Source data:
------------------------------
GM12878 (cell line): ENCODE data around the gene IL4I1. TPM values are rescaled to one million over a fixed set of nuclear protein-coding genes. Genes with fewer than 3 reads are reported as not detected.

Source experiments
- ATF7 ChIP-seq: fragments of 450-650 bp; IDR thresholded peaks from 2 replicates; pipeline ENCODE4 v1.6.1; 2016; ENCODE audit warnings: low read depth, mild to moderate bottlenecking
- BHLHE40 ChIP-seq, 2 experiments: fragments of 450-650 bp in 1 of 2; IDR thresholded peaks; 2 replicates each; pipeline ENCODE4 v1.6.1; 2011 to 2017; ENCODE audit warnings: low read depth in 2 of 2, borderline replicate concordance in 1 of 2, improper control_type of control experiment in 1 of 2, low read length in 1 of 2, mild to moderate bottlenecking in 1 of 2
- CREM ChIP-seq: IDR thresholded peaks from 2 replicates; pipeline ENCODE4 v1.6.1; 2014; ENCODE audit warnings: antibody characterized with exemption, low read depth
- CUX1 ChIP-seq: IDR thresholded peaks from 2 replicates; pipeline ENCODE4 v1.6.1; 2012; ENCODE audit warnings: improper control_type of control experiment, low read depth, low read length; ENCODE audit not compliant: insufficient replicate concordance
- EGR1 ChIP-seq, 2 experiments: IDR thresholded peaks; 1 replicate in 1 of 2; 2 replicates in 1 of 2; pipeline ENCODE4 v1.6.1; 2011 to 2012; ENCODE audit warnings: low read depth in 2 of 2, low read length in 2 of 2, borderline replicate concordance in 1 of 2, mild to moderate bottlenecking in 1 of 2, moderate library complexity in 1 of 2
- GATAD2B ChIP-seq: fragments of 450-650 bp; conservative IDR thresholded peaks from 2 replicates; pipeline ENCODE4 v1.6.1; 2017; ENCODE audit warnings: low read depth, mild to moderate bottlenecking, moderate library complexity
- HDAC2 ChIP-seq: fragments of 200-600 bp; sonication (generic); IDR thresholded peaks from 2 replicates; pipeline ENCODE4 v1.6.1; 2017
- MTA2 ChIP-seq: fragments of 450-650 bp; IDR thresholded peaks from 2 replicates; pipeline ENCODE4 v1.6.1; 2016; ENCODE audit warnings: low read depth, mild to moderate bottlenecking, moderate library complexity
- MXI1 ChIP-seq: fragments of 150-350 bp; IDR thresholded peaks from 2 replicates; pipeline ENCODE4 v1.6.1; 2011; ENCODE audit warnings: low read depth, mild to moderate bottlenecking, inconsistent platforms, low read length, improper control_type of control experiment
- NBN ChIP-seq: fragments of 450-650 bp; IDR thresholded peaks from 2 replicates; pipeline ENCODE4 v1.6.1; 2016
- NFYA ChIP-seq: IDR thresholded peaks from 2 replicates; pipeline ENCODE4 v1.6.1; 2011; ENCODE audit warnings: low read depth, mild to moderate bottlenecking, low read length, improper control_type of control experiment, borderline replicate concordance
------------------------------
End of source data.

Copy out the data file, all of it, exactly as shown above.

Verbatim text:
GM12878 (cell line): ENCODE data around the gene IL4I1. TPM values are rescaled to one million over a fixed set of nuclear protein-coding genes. Genes with fewer than 3 reads are reported as not detected.

Source experiments
- ATF7 ChIP-seq: fragments of 450-650 bp; IDR thresholded peaks from 2 replicates; pipeline ENCODE4 v1.6.1; 2016; ENCODE audit warnings: low read depth, mild to moderate bottlenecking
- BHLHE40 ChIP-seq, 2 experiments: fragments of 450-650 bp in 1 of 2; IDR thresholded peaks; 2 replicates each; pipeline ENCODE4 v1.6.1; 2011 to 2017; ENCODE audit warnings: low read depth in 2 of 2, borderline replicate concordance in 1 of 2, improper control_type of control experiment in 1 of 2, low read length in 1 of 2, mild to moderate bottlenecking in 1 of 2
- CREM ChIP-seq: IDR thresholded peaks from 2 replicates; pipeline ENCODE4 v1.6.1; 2014; ENCODE audit warnings: antibody characterized with exemption, low read depth
- CUX1 ChIP-seq: IDR thresholded peaks from 2 replicates; pipeline ENCODE4 v1.6.1; 2012; ENCODE audit warnings: improper control_type of control experiment, low read depth, low read length; ENCODE audit not compliant: insufficient replicate concordance
- EGR1 ChIP-seq, 2 experiments: IDR thresholded peaks; 1 replicate in 1 of 2; 2 replicates in 1 of 2; pipeline ENCODE4 v1.6.1; 2011 to 2012; ENCODE audit warnings: low read depth in 2 of 2, low read length in 2 of 2, borderline replicate concordance in 1 of 2, mild to moderate bottlenecking in 1 of 2, moderate library complexity in 1 of 2
- GATAD2B ChIP-seq: fragments of 450-650 bp; conservative IDR thresholded peaks from 2 replicates; pipeline ENCODE4 v1.6.1; 2017; ENCODE audit warnings: low read depth, mild to moderate bottlenecking, moderate library complexity
- HDAC2 ChIP-seq: fragments of 200-600 bp; sonication (generic); IDR thresholded peaks from 2 replicates; pipeline ENCODE4 v1.6.1; 2017
- MTA2 ChIP-seq: fragments of 450-650 bp; IDR thresholded peaks from 2 replicates; pipeline ENCODE4 v1.6.1; 2016; ENCODE audit warnings: low read depth, mild to moderate bottlenecking, moderate library complexity
- MXI1 ChIP-seq: fragments of 150-350 bp; IDR thresholded peaks from 2 replicates; pipeline ENCODE4 v1.6.1; 2011; ENCODE audit warnings: low read depth, mild to moderate bottlenecking, inconsistent platforms, low read length, improper control_type of control experiment
- NBN ChIP-seq: fragments of 450-650 bp; IDR thresholded peaks from 2 replicates; pipeline ENCODE4 v1.6.1; 2016
- NFYA ChIP-seq: IDR thresholded peaks from 2 replicates; pipeline ENCODE4 v1.6.1; 2011; ENCODE audit warnings: low read depth, mild to moderate bottlenecking, low read length, improper control_type of control experiment, borderline replicate concordance